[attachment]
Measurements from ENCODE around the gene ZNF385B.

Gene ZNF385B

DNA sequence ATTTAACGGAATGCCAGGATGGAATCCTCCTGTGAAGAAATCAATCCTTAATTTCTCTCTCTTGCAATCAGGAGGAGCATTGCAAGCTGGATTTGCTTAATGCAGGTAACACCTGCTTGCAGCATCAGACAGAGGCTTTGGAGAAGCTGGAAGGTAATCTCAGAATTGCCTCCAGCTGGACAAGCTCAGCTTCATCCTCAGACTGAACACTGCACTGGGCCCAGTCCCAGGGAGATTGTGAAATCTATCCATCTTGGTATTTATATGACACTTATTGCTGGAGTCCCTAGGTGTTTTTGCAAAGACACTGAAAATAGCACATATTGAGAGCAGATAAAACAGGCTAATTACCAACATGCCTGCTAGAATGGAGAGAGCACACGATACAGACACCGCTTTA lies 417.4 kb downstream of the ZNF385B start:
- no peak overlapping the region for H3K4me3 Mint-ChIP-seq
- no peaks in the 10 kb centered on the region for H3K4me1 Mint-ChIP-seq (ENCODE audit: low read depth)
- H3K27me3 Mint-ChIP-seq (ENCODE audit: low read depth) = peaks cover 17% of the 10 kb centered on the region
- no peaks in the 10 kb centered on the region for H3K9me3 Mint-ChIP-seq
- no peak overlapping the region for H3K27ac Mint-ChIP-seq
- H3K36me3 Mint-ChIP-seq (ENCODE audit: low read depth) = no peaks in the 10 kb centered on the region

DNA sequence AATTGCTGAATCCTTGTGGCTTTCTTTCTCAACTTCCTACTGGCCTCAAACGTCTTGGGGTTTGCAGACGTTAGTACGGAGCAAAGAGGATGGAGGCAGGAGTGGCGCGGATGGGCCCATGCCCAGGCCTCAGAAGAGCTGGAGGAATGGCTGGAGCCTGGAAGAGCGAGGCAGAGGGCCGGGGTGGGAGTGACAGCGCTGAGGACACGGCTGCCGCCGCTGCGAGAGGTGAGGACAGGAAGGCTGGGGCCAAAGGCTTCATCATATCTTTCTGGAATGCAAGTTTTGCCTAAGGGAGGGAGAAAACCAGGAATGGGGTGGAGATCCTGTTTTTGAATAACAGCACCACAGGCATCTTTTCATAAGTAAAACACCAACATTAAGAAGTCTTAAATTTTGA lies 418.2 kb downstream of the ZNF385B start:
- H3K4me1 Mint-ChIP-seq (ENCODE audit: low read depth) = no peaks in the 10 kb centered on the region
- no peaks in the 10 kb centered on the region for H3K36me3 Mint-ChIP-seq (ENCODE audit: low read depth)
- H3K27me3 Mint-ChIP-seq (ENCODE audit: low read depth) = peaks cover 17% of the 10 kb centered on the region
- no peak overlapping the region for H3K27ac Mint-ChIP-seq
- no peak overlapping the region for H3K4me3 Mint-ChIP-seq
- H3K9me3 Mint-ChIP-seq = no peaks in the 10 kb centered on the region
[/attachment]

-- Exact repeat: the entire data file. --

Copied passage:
Measurements from ENCODE around the gene ZNF385B.

Gene ZNF385B

DNA sequence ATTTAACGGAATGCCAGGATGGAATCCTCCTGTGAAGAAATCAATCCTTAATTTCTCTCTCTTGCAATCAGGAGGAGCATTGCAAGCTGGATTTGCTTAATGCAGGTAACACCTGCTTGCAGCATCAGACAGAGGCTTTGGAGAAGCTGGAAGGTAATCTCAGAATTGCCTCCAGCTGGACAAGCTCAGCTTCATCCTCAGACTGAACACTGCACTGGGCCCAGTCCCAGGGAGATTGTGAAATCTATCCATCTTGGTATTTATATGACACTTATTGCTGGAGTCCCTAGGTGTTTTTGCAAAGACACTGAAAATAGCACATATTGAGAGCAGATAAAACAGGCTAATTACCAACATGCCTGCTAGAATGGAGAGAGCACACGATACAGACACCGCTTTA lies 417.4 kb downstream of the ZNF385B start:
- no peak overlapping the region for H3K4me3 Mint-ChIP-seq
- no peaks in the 10 kb centered on the region for H3K4me1 Mint-ChIP-seq (ENCODE audit: low read depth)
- H3K27me3 Mint-ChIP-seq (ENCODE audit: low read depth) = peaks cover 17% of the 10 kb centered on the region
- no peaks in the 10 kb centered on the region for H3K9me3 Mint-ChIP-seq
- no peak overlapping the region for H3K27ac Mint-ChIP-seq
- H3K36me3 Mint-ChIP-seq (ENCODE audit: low read depth) = no peaks in the 10 kb centered on the region

DNA sequence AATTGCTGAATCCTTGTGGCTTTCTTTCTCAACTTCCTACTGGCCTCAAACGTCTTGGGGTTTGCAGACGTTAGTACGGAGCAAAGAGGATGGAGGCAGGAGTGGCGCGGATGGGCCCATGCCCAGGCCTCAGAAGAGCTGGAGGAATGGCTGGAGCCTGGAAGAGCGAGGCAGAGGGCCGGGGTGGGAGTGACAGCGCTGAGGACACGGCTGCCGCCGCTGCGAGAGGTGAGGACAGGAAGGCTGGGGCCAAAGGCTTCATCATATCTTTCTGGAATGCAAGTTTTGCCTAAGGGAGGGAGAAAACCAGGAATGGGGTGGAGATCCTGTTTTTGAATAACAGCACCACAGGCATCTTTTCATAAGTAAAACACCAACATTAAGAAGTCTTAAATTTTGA lies 418.2 kb downstream of the ZNF385B start:
- H3K4me1 Mint-ChIP-seq (ENCODE audit: low read depth) = no peaks in the 10 kb centered on the region
- no peaks in the 10 kb centered on the region for H3K36me3 Mint-ChIP-seq (ENCODE audit: low read depth)
- H3K27me3 Mint-ChIP-seq (ENCODE audit: low read depth) = peaks cover 17% of the 10 kb centered on the region
- no peak overlapping the region for H3K27ac Mint-ChIP-seq
- no peak overlapping the region for H3K4me3 Mint-ChIP-seq
- H3K9me3 Mint-ChIP-seq = no peaks in the 10 kb centered on the region